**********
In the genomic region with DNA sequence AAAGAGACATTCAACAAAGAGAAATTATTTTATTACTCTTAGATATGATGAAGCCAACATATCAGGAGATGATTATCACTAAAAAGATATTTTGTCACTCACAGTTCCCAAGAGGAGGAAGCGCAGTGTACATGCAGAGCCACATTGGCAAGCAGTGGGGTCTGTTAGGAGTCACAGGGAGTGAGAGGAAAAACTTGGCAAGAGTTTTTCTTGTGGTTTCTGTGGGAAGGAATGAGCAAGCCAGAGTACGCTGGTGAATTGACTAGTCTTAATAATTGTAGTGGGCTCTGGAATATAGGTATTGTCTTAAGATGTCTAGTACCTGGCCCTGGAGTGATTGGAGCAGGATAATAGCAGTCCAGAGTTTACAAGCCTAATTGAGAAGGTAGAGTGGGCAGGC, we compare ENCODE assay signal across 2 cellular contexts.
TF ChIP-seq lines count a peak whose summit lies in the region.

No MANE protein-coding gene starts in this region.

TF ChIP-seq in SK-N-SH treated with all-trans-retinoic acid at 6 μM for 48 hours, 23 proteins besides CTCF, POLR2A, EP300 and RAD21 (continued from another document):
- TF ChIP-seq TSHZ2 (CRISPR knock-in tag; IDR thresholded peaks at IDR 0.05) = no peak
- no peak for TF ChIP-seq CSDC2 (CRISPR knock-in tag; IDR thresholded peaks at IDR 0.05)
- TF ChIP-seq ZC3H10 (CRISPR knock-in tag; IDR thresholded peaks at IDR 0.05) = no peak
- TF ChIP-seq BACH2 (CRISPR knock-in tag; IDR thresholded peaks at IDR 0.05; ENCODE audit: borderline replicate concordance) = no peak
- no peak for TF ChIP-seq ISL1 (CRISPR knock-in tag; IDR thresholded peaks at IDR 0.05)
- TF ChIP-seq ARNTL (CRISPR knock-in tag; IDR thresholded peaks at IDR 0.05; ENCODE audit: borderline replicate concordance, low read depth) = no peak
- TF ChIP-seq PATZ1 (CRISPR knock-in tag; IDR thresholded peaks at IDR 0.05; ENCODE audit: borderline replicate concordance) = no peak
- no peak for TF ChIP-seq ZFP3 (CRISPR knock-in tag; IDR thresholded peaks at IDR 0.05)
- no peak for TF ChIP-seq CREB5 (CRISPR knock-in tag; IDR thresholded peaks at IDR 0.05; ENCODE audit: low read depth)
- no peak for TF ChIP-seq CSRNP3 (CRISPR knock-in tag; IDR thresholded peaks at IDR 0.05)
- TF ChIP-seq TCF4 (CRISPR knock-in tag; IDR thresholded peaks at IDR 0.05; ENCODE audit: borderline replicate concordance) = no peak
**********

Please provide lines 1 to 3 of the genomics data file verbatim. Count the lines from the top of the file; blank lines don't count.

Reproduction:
In the genomic region with DNA sequence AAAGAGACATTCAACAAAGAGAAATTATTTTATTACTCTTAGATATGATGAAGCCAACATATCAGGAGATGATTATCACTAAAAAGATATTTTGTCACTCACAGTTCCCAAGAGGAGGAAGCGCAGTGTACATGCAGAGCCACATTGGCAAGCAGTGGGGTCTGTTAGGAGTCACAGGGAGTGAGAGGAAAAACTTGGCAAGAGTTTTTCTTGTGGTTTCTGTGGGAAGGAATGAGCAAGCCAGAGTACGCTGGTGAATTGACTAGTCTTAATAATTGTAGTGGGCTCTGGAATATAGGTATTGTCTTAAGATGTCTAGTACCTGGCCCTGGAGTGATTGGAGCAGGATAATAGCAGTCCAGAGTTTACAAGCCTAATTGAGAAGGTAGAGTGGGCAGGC, we compare ENCODE assay signal across 2 cellular contexts.
TF ChIP-seq lines count a peak whose summit lies in the region.

No MANE protein-coding gene starts in this region.